Which leads me onto the latest resolution-approaching-technobabble. Not too bad this time, but the atmospheric converter perhaps needed a smidgeon more explanation to convince me that it isn’t another deus ex get-out. Its effects in particular need a lot more clarifying. For instance, if the device caused a chain reaction that set fire to the gases in the upper atmosphere, why didn’t it set fire to the gases at ground-level? Oh, and er, seeing it didn’t set fire to the gases at ground level… where exactly did they go? How come no people appear to have been burned alive? Why did the Atmos gases get burned up, but the oxygen in the atmosphere, which should also be flammable, appears completely unaffected? Did the fires not destroy the satellites orbiting the Earth, rendering international communication impossible?
Oh, still on the subject of the wildly-unconvincing, why didn’t the Martha clone just shoot the Doctor as soon as she drew the gun on him? Another repetition of the eternal question that has plagued Dr Who for decades. “Doctor, why is it they always capture and imprison you when it’d be easier if they just killed you?” – “I’ll explain later.” It’s happened so many times, old Who and new. Really, the series should have grown out of the ancient “I-will-kill-you- but-only-after-I’ve-pointlessly-explained-my-plans-to-you- and-given-you-enough-time- to-stop-me” routine by now.
Pity Ross died. He was quite a smart, level-headed kid, I really quite liked him.
Couple of minor observations…
The Doctor was having another bad hair day, especially when he and Martha’s clone were in the alley just after the TARDIS disappeared. And did anyone else spot a brief image of Rose on the TARDIS communication screen just before the Doctor spoke to Staal?
Colonel Mace’s motivational speech sounded suspiciously like it was lifted from President Whitmore’s address to the pilots in Independence Day, while the flames filling the sky also looked reminiscent of cities being burned to the ground in that same movie.
Was the mention of the Brigadier anything other than a superfluous, unnatural continuity reference? I mean, when was Lethbridge-Stewart ever any use in these situations? Most of the time he’d come up with the same unimaginative methods the Colonel was resorting to, usually resulting in a blazing row with the Doctor. So why would the Doctor now assume that help from him of all people could save the day? “Are you my Mummy?” could be seen as another continuity shot, but at least it flowed naturally from what was going on, more or less.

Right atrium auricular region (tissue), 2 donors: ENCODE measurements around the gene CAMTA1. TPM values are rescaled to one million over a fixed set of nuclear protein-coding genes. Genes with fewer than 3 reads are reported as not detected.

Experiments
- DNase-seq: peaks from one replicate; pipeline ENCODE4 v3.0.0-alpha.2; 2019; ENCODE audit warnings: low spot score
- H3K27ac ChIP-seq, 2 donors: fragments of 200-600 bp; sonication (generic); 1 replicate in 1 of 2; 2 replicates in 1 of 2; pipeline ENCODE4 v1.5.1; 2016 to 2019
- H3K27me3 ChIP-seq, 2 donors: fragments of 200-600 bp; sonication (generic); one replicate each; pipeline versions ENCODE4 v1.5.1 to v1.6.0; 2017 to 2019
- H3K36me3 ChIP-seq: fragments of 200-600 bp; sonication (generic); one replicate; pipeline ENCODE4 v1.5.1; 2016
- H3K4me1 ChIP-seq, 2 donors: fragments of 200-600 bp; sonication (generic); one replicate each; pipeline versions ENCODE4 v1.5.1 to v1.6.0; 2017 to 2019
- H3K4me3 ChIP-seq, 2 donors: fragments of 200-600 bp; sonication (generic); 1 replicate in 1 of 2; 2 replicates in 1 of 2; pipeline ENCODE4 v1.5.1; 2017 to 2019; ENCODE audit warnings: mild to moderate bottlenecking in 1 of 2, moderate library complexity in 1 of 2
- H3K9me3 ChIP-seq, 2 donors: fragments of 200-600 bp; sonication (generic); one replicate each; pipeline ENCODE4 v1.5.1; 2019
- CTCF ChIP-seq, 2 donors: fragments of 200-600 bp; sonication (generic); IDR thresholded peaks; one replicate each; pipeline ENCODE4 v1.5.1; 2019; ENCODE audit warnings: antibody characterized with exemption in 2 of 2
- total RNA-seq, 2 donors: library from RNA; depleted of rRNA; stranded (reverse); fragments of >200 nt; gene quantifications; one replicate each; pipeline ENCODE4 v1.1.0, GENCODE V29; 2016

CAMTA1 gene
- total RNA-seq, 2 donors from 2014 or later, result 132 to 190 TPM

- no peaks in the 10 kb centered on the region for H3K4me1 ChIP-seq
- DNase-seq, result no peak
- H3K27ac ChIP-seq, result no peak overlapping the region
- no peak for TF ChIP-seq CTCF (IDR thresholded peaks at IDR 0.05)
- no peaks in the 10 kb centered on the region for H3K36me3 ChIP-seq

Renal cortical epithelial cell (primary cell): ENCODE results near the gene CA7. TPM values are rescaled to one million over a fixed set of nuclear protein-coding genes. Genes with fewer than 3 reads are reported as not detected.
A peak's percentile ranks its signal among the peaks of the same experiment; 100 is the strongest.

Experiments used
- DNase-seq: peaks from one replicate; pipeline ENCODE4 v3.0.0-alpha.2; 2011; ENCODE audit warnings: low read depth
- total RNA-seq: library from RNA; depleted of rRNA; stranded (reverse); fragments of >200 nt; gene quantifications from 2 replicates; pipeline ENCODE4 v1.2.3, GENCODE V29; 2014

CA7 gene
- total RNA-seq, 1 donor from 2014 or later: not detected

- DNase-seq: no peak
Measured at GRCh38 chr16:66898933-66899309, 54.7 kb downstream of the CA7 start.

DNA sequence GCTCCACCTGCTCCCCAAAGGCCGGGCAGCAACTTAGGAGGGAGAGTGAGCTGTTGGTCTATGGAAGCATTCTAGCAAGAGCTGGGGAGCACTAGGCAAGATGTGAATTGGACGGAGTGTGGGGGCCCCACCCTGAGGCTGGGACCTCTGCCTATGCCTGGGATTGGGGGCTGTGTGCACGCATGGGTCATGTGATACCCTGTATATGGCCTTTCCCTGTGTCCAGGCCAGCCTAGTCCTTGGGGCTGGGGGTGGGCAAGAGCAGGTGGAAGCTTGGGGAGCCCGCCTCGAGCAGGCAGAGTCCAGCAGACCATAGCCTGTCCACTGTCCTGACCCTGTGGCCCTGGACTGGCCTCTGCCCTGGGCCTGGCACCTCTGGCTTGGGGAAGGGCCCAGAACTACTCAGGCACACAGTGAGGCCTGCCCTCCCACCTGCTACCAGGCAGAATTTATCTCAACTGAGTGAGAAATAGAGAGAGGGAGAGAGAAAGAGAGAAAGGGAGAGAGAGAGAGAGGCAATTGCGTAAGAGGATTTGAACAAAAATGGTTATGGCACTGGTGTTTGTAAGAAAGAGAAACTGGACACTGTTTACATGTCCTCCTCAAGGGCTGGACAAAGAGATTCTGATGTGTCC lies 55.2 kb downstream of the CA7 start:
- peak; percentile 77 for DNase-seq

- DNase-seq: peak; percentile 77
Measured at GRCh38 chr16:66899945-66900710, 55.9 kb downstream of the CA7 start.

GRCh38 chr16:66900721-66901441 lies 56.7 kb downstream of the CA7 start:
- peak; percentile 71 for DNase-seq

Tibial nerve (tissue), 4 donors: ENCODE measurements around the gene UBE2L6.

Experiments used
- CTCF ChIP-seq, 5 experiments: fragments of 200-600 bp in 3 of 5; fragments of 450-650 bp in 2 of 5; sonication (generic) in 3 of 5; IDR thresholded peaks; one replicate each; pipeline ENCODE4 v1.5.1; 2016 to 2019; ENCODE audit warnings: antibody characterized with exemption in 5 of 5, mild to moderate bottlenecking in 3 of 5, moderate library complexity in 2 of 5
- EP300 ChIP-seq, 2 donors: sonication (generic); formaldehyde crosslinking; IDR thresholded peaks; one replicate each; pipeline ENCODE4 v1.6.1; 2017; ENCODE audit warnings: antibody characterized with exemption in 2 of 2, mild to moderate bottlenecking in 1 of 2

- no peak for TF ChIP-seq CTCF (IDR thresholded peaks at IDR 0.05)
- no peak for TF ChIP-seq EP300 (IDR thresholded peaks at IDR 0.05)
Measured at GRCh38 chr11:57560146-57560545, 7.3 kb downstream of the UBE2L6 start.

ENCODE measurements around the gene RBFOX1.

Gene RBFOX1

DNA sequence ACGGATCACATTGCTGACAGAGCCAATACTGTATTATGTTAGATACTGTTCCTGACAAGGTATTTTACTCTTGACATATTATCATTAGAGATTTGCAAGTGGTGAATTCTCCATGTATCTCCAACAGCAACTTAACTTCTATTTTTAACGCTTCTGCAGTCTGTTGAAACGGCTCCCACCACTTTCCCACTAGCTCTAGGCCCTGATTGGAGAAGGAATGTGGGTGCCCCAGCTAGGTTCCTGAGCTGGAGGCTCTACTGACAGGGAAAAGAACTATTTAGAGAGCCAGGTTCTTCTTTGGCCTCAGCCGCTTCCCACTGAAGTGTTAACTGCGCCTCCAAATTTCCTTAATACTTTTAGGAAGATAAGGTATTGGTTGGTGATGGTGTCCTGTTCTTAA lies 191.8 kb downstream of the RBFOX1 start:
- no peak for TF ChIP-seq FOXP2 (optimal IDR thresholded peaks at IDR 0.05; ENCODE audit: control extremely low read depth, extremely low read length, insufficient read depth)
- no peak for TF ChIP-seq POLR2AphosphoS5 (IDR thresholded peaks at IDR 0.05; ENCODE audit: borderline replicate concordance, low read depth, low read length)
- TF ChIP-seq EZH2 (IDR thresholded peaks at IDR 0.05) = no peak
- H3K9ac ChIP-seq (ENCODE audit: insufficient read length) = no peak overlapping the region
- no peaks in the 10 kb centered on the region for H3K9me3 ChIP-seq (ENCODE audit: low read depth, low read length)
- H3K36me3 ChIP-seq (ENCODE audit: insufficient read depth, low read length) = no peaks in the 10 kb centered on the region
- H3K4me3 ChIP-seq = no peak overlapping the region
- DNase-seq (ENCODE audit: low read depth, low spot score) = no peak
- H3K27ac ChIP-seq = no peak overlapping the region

Some extra pluses…
The Doctor’s pomposity about guns thankfully didn’t dominate the episode, and I suppose you could even argue that the story demonstrates a sad truth that George Orwell once noted; in many situations, those who are self-righteous about violence can only be so because others are committing violence on their behalf. The portrayal of the Sontarans was again terrific; they’ve got to get Chris Ryan back if they appear in another story in the future. “Have I ever told you how much I hate you?” was a great line for a reunion moment, and again Tate was rather convincing in the scenes with her family. And I think DT was pretty good, didn’t pull the crank too hard in the now Obligatory Doctor-Has-A-Dramatic-Revelation moment – or perhaps I’m just too used to it by now to react violently to it anymore – and over the piece he played the part with a kind of nervous authority that the story probably needed. Still get the feeling he looks a bit disillusioned with the series though.
Aaaaahhhhh, not another “What?! What?! What?!” moment at the end. And is Martha about to become the new incarnation of Tegan, always screaming at the Doctor to try and get her home? As for the trailer… wow! The Doctor’s daughter is hot! Can she really be Susan’s mum?
Overall, it’s still far too silly and the flaws are too fundamental to rescue it. But individually this episode stands up okay; indeed it almost feels like it’s the second half of a better story than the one it’s actually latched onto. I’ll give it a 7/10. Taking the story as a two-parter, however, it’s still less than the sum of its parts because the entire basis of the plot was completely out-of-kilter, and so I can only give it a 5/10.